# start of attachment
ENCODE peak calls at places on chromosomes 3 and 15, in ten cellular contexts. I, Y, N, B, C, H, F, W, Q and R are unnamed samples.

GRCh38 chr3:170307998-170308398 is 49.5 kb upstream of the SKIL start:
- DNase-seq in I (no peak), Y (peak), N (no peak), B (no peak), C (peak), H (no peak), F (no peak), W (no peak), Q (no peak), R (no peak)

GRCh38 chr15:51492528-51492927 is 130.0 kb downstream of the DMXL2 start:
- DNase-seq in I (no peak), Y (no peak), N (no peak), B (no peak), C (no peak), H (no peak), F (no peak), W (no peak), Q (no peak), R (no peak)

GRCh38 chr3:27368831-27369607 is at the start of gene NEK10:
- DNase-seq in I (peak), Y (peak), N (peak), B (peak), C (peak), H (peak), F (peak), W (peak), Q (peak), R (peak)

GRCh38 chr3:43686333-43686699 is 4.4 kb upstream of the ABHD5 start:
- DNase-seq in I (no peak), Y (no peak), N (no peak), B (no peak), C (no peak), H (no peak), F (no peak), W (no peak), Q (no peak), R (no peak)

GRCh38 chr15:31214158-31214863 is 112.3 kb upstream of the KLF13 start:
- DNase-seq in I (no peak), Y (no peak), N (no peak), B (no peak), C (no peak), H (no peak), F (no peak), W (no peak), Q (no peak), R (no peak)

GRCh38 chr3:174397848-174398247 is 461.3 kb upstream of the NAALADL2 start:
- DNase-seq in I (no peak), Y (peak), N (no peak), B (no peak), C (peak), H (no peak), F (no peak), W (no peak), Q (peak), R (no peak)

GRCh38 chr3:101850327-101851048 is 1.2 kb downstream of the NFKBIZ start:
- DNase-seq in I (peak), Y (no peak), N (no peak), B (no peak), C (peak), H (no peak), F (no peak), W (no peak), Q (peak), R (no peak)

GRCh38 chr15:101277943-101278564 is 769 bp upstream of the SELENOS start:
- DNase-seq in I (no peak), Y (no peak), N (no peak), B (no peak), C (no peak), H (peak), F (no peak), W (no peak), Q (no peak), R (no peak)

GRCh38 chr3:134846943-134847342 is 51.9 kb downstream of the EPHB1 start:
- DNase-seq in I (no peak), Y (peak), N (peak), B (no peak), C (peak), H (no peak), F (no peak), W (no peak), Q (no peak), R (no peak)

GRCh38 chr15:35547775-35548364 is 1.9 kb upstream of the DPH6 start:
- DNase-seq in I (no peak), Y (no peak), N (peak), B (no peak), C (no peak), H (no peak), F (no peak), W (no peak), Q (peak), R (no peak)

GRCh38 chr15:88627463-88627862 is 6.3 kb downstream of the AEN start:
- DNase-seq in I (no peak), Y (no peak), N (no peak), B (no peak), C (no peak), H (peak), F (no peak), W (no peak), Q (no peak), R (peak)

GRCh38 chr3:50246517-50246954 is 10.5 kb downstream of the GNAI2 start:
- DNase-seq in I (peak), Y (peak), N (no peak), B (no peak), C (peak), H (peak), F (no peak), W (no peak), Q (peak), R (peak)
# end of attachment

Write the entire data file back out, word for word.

ENCODE peak calls at places on chromosomes 3 and 15, in ten cellular contexts. I, Y, N, B, C, H, F, W, Q and R are unnamed samples.

GRCh38 chr3:170307998-170308398 is 49.5 kb upstream of the SKIL start:
- DNase-seq in I (no peak), Y (peak), N (no peak), B (no peak), C (peak), H (no peak), F (no peak), W (no peak), Q (no peak), R (no peak)

GRCh38 chr15:51492528-51492927 is 130.0 kb downstream of the DMXL2 start:
- DNase-seq in I (no peak), Y (no peak), N (no peak), B (no peak), C (no peak), H (no peak), F (no peak), W (no peak), Q (no peak), R (no peak)

GRCh38 chr3:27368831-27369607 is at the start of gene NEK10:
- DNase-seq in I (peak), Y (peak), N (peak), B (peak), C (peak), H (peak), F (peak), W (peak), Q (peak), R (peak)

GRCh38 chr3:43686333-43686699 is 4.4 kb upstream of the ABHD5 start:
- DNase-seq in I (no peak), Y (no peak), N (no peak), B (no peak), C (no peak), H (no peak), F (no peak), W (no peak), Q (no peak), R (no peak)

GRCh38 chr15:31214158-31214863 is 112.3 kb upstream of the KLF13 start:
- DNase-seq in I (no peak), Y (no peak), N (no peak), B (no peak), C (no peak), H (no peak), F (no peak), W (no peak), Q (no peak), R (no peak)

GRCh38 chr3:174397848-174398247 is 461.3 kb upstream of the NAALADL2 start:
- DNase-seq in I (no peak), Y (peak), N (no peak), B (no peak), C (peak), H (no peak), F (no peak), W (no peak), Q (peak), R (no peak)

GRCh38 chr3:101850327-101851048 is 1.2 kb downstream of the NFKBIZ start:
- DNase-seq in I (peak), Y (no peak), N (no peak), B (no peak), C (peak), H (no peak), F (no peak), W (no peak), Q (peak), R (no peak)

GRCh38 chr15:101277943-101278564 is 769 bp upstream of the SELENOS start:
- DNase-seq in I (no peak), Y (no peak), N (no peak), B (no peak), C (no peak), H (peak), F (no peak), W (no peak), Q (no peak), R (no peak)

GRCh38 chr3:134846943-134847342 is 51.9 kb downstream of the EPHB1 start:
- DNase-seq in I (no peak), Y (peak), N (peak), B (no peak), C (peak), H (no peak), F (no peak), W (no peak), Q (no peak), R (no peak)

GRCh38 chr15:35547775-35548364 is 1.9 kb upstream of the DPH6 start:
- DNase-seq in I (no peak), Y (no peak), N (peak), B (no peak), C (no peak), H (no peak), F (no peak), W (no peak), Q (peak), R (no peak)

GRCh38 chr15:88627463-88627862 is 6.3 kb downstream of the AEN start:
- DNase-seq in I (no peak), Y (no peak), N (no peak), B (no peak), C (no peak), H (peak), F (no peak), W (no peak), Q (no peak), R (peak)

GRCh38 chr3:50246517-50246954 is 10.5 kb downstream of the GNAI2 start:
- DNase-seq in I (peak), Y (peak), N (no peak), B (no peak), C (peak), H (peak), F (no peak), W (no peak), Q (peak), R (peak)